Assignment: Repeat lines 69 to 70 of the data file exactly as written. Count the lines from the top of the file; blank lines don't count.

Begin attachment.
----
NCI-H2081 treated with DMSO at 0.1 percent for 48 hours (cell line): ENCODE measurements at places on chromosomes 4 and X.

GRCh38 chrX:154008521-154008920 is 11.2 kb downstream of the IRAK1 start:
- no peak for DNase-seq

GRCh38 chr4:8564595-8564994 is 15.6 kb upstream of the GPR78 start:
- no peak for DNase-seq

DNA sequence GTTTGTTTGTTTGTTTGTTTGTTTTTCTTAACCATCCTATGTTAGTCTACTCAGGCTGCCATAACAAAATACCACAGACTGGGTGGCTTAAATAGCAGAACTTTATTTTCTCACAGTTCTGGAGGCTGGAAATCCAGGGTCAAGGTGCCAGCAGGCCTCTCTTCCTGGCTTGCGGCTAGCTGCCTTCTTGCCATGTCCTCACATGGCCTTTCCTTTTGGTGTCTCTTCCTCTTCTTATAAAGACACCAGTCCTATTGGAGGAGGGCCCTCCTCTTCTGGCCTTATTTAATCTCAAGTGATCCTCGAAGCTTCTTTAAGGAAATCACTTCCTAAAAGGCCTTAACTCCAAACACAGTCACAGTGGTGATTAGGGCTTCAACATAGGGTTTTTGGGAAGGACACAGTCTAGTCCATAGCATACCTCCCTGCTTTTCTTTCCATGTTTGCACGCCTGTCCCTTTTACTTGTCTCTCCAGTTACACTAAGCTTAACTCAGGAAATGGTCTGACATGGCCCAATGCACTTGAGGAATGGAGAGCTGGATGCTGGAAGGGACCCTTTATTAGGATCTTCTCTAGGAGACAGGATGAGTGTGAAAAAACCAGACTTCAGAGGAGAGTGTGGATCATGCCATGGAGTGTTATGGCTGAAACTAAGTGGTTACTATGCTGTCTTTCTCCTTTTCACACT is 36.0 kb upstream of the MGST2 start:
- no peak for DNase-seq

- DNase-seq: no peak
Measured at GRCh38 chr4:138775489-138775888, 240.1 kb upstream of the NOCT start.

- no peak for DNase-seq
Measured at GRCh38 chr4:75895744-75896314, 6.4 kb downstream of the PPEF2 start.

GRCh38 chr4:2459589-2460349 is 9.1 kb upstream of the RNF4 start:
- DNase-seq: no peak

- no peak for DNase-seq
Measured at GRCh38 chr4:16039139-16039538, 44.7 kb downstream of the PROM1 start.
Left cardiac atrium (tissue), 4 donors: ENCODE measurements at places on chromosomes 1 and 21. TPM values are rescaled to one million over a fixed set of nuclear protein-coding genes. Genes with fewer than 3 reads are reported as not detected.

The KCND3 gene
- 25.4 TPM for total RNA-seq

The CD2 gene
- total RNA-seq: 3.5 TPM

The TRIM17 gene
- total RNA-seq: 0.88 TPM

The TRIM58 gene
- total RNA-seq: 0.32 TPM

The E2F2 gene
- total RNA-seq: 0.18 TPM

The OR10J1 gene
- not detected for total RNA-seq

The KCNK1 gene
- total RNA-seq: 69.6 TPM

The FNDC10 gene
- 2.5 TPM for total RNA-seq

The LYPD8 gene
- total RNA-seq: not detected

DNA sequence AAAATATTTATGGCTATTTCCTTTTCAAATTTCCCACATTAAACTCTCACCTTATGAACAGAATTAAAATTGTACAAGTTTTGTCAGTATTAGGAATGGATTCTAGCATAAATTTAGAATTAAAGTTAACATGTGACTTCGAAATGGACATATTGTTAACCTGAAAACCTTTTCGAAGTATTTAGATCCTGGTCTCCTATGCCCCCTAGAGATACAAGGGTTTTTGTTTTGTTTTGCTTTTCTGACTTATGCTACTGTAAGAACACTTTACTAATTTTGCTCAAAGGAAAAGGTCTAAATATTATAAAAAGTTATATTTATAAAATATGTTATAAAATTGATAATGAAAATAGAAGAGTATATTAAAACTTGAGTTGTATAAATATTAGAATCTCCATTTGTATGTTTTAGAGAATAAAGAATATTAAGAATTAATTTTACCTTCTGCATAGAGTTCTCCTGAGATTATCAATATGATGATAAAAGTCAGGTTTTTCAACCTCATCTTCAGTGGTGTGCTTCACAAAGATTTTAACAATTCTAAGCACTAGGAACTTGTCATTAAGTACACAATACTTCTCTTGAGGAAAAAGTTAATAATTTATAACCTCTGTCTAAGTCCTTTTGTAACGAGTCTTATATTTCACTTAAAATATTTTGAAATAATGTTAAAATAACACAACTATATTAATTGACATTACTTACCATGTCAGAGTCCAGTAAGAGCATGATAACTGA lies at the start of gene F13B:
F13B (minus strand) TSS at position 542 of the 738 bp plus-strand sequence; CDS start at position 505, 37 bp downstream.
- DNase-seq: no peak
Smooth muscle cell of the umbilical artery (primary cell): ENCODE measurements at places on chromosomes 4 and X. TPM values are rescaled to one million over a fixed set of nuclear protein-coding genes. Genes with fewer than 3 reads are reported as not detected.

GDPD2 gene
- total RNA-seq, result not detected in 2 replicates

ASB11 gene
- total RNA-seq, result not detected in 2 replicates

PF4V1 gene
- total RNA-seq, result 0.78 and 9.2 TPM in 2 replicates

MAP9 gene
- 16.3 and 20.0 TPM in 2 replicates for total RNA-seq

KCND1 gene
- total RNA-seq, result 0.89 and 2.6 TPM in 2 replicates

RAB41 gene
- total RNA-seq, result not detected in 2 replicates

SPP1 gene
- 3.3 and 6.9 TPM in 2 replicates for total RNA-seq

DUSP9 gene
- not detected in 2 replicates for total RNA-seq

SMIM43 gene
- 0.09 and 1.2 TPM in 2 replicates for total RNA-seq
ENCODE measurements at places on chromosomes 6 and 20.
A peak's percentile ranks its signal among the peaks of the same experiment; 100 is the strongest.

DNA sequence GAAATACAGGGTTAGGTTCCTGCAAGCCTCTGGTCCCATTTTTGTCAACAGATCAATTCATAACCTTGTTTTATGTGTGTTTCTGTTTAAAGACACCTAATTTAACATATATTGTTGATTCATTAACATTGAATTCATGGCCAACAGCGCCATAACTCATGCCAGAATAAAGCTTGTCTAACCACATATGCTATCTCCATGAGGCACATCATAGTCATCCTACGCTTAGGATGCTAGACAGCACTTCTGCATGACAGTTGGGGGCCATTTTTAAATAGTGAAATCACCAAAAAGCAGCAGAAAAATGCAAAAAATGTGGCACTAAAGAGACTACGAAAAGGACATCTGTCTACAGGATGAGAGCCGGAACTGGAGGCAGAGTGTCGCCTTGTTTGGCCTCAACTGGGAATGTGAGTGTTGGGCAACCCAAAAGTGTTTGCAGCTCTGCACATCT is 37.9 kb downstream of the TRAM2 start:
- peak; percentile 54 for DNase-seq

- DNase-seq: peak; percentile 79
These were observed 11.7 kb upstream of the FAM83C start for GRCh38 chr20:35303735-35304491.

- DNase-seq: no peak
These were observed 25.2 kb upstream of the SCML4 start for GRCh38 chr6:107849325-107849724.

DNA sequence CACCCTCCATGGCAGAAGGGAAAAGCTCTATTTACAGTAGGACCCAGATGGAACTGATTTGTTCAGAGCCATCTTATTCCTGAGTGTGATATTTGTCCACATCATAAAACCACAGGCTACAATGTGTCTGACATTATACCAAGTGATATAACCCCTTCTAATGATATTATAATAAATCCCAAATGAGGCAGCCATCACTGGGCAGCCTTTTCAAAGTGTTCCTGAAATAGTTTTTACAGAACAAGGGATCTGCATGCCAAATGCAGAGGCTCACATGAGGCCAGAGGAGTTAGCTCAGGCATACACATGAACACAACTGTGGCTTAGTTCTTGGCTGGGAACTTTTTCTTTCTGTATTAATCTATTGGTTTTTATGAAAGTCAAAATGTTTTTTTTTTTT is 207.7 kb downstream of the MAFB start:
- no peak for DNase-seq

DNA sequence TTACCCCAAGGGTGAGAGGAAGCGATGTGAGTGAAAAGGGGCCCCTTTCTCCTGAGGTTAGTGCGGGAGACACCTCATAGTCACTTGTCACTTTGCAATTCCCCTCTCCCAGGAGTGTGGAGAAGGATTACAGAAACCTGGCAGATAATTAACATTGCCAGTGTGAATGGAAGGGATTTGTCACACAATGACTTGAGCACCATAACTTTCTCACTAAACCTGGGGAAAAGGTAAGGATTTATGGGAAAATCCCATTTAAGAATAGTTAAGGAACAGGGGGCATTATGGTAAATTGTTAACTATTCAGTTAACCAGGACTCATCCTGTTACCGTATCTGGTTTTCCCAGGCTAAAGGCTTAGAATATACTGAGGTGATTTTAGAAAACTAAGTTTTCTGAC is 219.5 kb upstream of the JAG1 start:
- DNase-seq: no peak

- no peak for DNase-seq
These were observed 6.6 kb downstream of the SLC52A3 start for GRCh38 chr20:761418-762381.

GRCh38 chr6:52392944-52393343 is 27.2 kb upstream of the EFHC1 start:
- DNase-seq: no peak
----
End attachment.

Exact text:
- no peak for DNase-seq
These were observed 6.6 kb downstream of the SLC52A3 start for GRCh38 chr20:761418-762381.